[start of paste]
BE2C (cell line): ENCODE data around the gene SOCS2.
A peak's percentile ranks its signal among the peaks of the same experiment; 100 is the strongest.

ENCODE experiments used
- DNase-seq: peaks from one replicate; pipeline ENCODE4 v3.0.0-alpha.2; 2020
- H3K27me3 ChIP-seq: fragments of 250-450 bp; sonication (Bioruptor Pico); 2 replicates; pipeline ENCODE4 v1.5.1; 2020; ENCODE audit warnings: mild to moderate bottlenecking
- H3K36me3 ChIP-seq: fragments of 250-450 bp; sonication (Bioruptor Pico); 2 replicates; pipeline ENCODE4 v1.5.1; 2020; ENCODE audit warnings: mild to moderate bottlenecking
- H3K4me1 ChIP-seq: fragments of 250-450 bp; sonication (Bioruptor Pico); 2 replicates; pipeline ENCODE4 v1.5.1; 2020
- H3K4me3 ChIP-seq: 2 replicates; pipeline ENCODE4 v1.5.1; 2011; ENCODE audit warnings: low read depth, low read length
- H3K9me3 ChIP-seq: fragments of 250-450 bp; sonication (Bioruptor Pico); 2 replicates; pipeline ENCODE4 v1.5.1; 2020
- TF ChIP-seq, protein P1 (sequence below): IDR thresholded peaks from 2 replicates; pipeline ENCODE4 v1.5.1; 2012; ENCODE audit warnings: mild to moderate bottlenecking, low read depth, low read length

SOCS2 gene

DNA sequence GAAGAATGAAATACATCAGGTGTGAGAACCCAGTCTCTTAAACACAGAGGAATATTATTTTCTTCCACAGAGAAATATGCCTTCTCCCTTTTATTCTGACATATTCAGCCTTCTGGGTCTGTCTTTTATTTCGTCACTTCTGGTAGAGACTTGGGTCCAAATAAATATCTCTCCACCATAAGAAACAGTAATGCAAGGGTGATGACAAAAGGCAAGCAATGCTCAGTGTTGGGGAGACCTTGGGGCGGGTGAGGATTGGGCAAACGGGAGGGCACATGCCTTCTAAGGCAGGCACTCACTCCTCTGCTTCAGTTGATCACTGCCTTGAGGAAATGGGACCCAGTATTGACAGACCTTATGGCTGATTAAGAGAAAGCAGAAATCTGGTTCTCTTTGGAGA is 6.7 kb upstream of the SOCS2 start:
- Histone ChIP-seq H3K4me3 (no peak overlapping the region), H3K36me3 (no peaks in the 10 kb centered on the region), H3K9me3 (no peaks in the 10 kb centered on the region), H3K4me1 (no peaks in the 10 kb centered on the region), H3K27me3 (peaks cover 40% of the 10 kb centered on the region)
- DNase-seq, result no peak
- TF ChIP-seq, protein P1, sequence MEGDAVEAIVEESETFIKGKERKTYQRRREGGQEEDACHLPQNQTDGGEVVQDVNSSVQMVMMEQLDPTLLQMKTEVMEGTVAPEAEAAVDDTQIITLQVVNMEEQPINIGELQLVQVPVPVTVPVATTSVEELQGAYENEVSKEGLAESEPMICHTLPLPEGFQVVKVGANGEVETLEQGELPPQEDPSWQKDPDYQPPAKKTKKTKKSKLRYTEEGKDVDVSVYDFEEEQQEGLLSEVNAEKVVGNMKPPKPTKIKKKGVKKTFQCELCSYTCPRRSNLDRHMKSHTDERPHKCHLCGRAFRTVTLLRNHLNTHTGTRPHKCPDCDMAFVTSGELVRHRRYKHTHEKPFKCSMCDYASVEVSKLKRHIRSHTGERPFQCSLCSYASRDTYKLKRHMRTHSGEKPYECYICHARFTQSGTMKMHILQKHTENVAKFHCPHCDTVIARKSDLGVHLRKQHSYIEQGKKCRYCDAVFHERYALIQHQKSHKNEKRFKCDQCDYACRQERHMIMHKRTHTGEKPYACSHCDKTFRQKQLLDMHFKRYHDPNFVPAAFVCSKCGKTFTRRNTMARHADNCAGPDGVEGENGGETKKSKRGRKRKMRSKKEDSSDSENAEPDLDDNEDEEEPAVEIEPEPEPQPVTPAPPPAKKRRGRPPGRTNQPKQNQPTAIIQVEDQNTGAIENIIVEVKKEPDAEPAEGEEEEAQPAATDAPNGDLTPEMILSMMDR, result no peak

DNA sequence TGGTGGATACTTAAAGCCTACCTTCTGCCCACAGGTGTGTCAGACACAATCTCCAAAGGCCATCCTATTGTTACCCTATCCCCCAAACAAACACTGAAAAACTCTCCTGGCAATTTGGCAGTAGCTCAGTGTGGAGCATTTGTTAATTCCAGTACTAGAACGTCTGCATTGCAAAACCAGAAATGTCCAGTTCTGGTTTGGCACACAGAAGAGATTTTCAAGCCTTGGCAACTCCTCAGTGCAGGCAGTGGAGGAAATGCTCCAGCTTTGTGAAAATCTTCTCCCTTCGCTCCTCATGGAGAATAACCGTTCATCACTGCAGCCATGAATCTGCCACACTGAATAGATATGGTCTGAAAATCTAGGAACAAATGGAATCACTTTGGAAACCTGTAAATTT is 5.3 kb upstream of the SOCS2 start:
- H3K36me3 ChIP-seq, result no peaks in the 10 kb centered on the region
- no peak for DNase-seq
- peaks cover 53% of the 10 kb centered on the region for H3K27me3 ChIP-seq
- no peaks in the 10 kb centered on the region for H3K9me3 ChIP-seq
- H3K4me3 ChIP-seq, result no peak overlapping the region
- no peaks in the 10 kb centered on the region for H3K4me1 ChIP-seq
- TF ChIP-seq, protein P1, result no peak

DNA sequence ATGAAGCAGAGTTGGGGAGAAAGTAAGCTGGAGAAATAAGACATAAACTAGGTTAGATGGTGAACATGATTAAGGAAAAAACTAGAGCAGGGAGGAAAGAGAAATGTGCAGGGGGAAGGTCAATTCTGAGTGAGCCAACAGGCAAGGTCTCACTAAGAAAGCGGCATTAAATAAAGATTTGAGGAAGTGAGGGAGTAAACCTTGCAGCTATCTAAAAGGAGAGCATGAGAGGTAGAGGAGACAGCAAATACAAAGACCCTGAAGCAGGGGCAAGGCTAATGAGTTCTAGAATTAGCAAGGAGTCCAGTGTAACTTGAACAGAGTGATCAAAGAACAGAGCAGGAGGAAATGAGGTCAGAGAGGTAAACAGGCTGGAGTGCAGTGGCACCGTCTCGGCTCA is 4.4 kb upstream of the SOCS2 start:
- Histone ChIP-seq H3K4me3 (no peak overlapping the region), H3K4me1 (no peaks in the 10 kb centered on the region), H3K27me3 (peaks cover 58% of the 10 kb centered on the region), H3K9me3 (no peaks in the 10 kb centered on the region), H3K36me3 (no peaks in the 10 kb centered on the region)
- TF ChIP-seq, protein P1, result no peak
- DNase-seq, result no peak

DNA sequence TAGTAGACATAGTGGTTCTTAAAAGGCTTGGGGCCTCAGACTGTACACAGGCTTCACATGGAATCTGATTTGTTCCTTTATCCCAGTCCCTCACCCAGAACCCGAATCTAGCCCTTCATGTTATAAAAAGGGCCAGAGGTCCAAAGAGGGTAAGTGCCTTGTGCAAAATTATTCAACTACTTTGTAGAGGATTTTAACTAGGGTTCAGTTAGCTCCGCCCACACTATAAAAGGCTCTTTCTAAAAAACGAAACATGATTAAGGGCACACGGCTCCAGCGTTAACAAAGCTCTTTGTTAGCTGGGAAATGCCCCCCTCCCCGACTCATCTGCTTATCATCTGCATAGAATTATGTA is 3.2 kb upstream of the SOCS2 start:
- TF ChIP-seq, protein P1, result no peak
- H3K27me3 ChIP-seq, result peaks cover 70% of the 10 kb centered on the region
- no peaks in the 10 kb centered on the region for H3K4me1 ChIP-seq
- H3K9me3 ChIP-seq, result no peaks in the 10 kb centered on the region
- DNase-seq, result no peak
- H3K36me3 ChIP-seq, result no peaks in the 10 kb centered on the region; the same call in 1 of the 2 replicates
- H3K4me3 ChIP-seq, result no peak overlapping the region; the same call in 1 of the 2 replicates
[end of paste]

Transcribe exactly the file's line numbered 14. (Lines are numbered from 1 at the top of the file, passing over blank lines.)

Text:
- DNase-seq, result no peak